In the end, I think Graziano's proposition simply condenses down to the standard problem of artificial intelligences.
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Re: Virtual minds - is he me, or someone else entirely?

Postby Serpent on March 13th, 2020, 6:27 pm 

This means that a "person" is a human body with brain. The mind is a description for how that body functions. Various physical disabilities can affect a body and those effects can vary the physical function, including mechanical behaviours (eg loss of limb function) all the way through to brain processing.

Yes, that's my school of thought, as well.

So, this means that I would make the following propositions.

1. In the transporter case, a replacement person (the copy, if you will) is a new person. The fact that it functions identically in all ways to the original is an interesting fact, but that's all. Legally, the original person was killed and now we have a new person. Both are, in my view, separate entities. We could use this system to travel the universe, but we would have to accept that "we" don't exist and it doesn't matter if we die.

I'm not sure that follows.
In the legal sense, it cannot be instituted. Consider: in order to get away with evil deeds, all a robber, murderer, or war criminal has to do is transport to another place, then back again, and he's got triple indemnity. Also: who owns your stuff when you go on vacation? Also, how does a new identity get by in a world where he's got no credentials, property or civil rights?
In the psychological sense, you can't feel like a new person every time you come back from the planet surface, and other people can't treat you any differently: you're the same.
In a purely practical sense: all our molecules are replaced all the time, gradually, and yet our identity continues. What's so radically different about replacing them all at once? The transporter doesn't replace lost teeth or severed limbs; it doesn't fix your failing eyesight or change anything about your physiological functions, or your internal experience of self.

2. In Graziano's case, we do not have a "person". We have a simulation of a mind. It is a very clever AI.

Data is just that. And he's also a person. (Actually, that TNG episode 'The Measure of a Man' is worth watching. ) So is Andrew in 'Bicentennial Man' and the poor kid in 'AI'. This question has been much tackled - and quite intelligently - in entertainment media.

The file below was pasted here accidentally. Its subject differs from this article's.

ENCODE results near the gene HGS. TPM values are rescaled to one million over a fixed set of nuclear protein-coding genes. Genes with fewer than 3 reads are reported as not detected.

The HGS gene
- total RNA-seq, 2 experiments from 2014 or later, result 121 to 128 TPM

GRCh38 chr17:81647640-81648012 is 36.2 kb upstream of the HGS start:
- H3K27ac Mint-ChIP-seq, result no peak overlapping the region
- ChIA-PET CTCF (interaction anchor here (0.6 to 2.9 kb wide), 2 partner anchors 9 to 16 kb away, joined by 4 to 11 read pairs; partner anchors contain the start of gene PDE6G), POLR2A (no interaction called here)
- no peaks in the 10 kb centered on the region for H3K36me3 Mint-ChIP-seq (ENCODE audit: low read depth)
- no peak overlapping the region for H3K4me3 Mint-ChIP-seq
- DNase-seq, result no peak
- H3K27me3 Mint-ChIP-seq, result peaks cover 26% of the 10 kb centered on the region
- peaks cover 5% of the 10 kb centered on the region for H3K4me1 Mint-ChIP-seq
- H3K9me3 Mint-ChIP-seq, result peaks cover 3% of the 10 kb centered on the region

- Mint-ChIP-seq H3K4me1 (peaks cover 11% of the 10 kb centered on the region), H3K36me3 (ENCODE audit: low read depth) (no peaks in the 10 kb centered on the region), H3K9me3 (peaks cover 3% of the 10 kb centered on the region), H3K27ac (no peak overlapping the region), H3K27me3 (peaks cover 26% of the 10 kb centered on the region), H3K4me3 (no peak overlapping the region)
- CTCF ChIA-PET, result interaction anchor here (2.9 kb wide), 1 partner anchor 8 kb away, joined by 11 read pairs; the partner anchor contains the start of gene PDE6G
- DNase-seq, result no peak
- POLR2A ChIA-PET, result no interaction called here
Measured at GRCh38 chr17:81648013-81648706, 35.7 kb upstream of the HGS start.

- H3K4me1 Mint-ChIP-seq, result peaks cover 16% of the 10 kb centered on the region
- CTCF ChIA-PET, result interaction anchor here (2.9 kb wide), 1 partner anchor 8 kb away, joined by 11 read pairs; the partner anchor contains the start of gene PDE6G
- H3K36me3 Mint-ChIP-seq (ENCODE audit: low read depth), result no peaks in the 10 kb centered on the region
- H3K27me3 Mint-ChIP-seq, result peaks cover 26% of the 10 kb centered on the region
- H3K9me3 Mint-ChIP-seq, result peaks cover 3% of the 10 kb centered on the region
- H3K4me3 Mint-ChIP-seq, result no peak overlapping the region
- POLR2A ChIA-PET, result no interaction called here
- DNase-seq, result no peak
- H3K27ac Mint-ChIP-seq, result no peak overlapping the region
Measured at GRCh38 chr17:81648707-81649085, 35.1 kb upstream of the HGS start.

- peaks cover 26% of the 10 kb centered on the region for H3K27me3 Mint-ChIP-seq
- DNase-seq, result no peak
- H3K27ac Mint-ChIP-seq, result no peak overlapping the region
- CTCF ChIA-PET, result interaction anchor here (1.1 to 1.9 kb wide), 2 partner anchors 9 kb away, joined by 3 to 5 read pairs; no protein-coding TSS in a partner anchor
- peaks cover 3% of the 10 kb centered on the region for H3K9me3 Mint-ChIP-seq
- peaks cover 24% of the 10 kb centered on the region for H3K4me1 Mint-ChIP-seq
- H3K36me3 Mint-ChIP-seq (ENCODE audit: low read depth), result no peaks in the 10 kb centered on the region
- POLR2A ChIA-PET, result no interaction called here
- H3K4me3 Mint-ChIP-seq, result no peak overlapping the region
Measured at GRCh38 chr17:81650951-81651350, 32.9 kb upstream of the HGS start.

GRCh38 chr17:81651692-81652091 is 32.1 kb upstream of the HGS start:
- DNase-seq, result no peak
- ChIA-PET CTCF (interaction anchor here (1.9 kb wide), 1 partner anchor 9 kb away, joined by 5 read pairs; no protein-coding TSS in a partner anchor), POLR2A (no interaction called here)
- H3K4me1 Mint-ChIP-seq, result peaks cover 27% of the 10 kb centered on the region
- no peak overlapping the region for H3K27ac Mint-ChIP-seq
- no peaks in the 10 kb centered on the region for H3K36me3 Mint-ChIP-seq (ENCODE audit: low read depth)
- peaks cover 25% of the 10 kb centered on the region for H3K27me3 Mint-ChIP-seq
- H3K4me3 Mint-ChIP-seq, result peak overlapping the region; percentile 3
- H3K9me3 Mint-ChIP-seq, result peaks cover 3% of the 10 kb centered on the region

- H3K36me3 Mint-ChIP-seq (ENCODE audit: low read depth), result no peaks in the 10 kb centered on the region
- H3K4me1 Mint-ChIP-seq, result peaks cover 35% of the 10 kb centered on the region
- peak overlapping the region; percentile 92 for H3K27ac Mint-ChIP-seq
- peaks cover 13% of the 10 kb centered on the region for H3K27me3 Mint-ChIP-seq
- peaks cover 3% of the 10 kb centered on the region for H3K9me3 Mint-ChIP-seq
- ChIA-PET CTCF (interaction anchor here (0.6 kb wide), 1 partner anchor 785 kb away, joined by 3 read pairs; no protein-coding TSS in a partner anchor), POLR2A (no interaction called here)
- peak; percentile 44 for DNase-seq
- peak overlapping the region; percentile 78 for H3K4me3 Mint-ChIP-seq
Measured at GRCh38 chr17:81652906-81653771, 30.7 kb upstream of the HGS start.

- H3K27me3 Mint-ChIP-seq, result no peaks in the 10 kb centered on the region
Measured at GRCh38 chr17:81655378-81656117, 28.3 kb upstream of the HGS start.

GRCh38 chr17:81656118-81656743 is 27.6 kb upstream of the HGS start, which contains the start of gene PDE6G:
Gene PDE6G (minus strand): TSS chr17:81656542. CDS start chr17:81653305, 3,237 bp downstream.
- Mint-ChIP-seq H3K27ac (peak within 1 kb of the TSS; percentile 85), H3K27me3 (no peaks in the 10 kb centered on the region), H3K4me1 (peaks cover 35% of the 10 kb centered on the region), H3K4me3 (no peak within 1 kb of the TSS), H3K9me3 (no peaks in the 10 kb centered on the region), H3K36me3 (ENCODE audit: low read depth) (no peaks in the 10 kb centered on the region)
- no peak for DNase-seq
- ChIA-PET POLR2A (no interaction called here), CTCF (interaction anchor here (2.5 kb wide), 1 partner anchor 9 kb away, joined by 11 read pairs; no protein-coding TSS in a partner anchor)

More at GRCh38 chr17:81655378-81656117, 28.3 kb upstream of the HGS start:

Here's an interesting take on it https://www.youtube.com/watch?v=XVjeYW6S8Mo
Legally and ethically, the question is how much duty do we have to computer programs? This is where it becomes a minefield, because as an AI - a software - we can do anything at all to it, including tweaking it and adapting it. Or using it.

Indeed.
In the end, I think Graziano's proposition simply condenses down to the standard problem of artificial intelligences.

But ours doesn't.
There is that gap between an intelligence that was created by humans for their own ends - that is, an entirely artificial construct, which has never had autonomous existence or citizen status, or rights - and a person who has been a fully functional, responsible and invested human adult, now in a changed format.
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Re: Virtual minds - is he me, or someone else entirely?

Postby TheVat on March 13th, 2020, 6:43 pm 

In the end, I think Graziano's proposition simply condenses down to the standard problem of artificial intelligences.


Which boils down to the question of qualia, right? And the question of there being a Turing test that would somehow sniff them out. I don't see that happening soon, if ever. Which means the personhood, i. e. conscious experience of qualia, of an AI may always be conjectural and never firmly established. It will be impossible to prove that an AI is not what David Chalmers calls a "p-zed" or philosophical zombie. The danger, ethically, is if this doubt translates into exploitation or even abuse of AIs on the basis that "they don't feel anything." Since it's entirely possible that they may have qualia, and feel what it is to be human, then the p-zed assumption, if that were the cultural norm, would pose a grave threat to the welfare and legal rights of potentially sentient beings. If you doubt this threat, look at the dark chapters of my nation's history which included "scientific" assessments that black people felt less pain than whites, and were a lower species.

We may be able to determine that present AI is no more than simulations, but there is likely to be a developmental point of artificial neural nets where that certainty is no longer warranted. That would certainly be the point we reach if we can precisely capture a human connectome. Most of our social constructs - corporations, laws, nations, monetary systems, etc. are "legal fictions" or imaginary entities that prove their efficacy in some way when we agree on them. The personhood of AIs, and of Uploads, might need to be one of those, if we are going to preserve our humanity.
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Re: Virtual minds - is he me, or someone else entirely?

Postby Serpent on March 13th, 2020, 8:57 pm 

There is something chilling in the very notion of entertaining the idea that we are entitled to abuse an entity that might feel pain, fear, humiliation, frustration and sorrow, just because there is no absolute proof that it does feel. There is something about the demand to "prove you merit compassion" which suggests to me that perhaps our 'humanity' isn't worth preserving.